Tuesday, 20 December 2016
CHILDREN AT WORK
Today we are taking it for granted that children do not work but it is not so long ago that children worked from a very young age. They worked in mines, factories and on farm land in barbaric long hours, very hard work and for very little money to support their huge families.
To think this happened during the height of the British Empire. Nothing has changed. Today the "Elite" still tramples on the back of the poor, disabled and general public to fill their pockets. Children and parents starving and people are homeless by the hundreds of thousands, yet it is the sixth richest country.
The task children did depended on their parents' position in society. On land children started to help in the fields at the age of three or four. They removed stones for easier ploughing; scared birds from the crops and pulled weeds.
Older children herded cows and sheep. At harvest time the whole family had to help by gathering wheat, grapes, fruits and any task they were able to do or some hardly.
Jobs for boys were mainly helping blacksmiths, wheelwrights or cobblers. For the girls it was limited to stay at home and plaid straw for hats, making lace or knitting.
In towns is was even harder for children to earn a penny. They had to beg, gather rags and bones to sell. Many boys were sent away from homes at the age of seven to learn a trade. They lived with the tradesman's family such as butcher, Tailor, baker or stonemason, if they were lucky.
Although most of their life was appalling where they slept and their food was menial, long hours and menial jobs. They endured it because it gave them some earnings for the family at home plus they were able to learn a trade which they could follow as adults.[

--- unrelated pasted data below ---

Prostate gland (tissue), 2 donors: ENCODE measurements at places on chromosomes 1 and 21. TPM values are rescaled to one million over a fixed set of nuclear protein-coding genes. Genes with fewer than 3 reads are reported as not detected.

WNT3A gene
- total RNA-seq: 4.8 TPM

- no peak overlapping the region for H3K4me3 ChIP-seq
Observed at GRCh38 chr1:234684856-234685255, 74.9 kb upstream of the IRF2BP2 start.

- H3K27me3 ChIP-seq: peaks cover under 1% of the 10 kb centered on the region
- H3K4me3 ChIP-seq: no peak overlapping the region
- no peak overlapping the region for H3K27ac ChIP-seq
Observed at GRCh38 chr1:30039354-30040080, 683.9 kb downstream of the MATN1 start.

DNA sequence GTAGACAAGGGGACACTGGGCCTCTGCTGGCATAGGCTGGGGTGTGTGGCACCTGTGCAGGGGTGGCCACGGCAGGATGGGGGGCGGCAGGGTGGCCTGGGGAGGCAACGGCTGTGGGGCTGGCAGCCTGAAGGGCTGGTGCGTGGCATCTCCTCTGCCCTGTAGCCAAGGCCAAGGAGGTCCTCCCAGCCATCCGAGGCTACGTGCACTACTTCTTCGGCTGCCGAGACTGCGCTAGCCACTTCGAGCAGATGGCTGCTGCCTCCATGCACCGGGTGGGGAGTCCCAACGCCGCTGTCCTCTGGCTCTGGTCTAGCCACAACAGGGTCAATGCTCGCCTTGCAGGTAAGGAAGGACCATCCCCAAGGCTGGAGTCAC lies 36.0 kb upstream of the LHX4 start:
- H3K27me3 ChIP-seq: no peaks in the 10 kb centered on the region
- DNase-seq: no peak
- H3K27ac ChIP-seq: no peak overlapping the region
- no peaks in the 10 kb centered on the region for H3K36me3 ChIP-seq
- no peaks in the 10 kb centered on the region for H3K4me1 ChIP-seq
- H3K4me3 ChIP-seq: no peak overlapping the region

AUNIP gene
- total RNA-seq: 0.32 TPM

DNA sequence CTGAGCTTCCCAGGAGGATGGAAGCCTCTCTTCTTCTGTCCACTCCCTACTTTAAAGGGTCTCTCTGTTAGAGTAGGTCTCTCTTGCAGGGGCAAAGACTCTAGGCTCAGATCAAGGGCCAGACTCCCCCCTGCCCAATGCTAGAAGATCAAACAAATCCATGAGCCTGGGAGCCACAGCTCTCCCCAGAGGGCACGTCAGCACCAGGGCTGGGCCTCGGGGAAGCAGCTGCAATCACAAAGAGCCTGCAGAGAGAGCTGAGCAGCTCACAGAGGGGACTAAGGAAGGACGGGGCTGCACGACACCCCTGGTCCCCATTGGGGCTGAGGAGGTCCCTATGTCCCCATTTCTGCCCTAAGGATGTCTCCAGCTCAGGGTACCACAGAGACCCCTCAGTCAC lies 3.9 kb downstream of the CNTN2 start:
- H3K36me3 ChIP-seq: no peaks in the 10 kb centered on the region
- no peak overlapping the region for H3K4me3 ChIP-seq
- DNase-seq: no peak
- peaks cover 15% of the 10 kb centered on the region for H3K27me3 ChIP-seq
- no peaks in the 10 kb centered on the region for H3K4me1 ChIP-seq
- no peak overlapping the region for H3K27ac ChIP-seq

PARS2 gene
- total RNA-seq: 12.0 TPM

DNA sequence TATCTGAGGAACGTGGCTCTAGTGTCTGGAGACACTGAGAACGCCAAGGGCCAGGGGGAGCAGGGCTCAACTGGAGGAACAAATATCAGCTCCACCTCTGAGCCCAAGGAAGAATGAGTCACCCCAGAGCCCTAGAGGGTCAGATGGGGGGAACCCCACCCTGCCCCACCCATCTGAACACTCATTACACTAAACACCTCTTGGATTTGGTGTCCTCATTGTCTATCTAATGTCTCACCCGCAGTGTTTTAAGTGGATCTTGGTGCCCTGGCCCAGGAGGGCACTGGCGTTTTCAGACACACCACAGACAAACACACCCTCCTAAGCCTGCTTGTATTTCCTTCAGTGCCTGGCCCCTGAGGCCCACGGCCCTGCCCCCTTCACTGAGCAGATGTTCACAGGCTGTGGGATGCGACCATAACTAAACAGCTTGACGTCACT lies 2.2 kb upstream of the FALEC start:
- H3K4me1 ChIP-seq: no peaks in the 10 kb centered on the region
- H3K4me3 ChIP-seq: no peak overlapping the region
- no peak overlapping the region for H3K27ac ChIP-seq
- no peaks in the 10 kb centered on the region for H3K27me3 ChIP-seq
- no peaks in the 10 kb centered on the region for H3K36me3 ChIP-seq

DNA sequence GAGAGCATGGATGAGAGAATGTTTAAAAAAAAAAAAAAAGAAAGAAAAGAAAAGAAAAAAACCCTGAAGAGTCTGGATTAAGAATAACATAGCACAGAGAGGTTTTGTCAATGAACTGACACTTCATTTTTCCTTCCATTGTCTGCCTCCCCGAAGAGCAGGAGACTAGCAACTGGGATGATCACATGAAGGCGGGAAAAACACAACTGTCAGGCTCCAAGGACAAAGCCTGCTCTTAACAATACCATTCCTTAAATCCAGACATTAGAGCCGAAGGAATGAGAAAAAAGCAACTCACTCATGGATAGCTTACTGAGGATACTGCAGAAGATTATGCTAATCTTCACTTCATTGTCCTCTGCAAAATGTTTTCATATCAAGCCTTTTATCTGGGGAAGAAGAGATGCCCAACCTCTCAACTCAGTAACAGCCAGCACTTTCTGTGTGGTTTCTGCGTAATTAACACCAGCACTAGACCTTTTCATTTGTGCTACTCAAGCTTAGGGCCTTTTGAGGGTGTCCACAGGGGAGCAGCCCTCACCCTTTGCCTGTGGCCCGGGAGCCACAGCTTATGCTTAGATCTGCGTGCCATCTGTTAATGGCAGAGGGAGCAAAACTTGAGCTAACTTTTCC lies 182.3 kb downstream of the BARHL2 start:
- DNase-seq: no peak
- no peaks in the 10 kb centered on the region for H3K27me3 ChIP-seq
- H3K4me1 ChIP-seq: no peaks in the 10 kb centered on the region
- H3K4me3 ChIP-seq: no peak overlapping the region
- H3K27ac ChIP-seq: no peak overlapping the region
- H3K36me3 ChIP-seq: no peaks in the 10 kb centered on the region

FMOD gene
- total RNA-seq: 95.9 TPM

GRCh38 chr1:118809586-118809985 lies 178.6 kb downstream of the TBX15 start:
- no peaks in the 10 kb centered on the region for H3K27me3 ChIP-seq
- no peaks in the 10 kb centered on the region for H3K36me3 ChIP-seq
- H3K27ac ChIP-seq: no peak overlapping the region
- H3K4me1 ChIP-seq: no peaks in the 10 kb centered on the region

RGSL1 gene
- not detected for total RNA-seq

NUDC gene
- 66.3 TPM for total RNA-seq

It was also a way of life where nobody thought about it and just accepted.
Girls were sent as servants in big houses from the age of 10 years old. They started as scullery maids, preparing vegetables and scrubbing floors. If they clever enough and lucky they would work their way up to Ladies' maids and housekeepers.
Daughters of rich families were not expected to work even so they learned to sew and housekeep.
The boys left home at the age of seven. In the Middle Ages they went to Monasteries where they learned to read and write and illumination or become monks themselves.
They also could become pages in noble households to ran errands, waited at tables and learned how to ride, hunt and fight. At 14 they became squires to knights and became knights themselves at the age of 21.
In the late Middle Ages schools began to appear for richer boys and by the 19th century most boys of the upper classes were sent away to school.
Trade Union achievements for the working class. If it wasn't for Trade Union we would still in this situation make no mistake. The mine- and mill-owners would not have given better wages, holidays or better housing unless pressured into.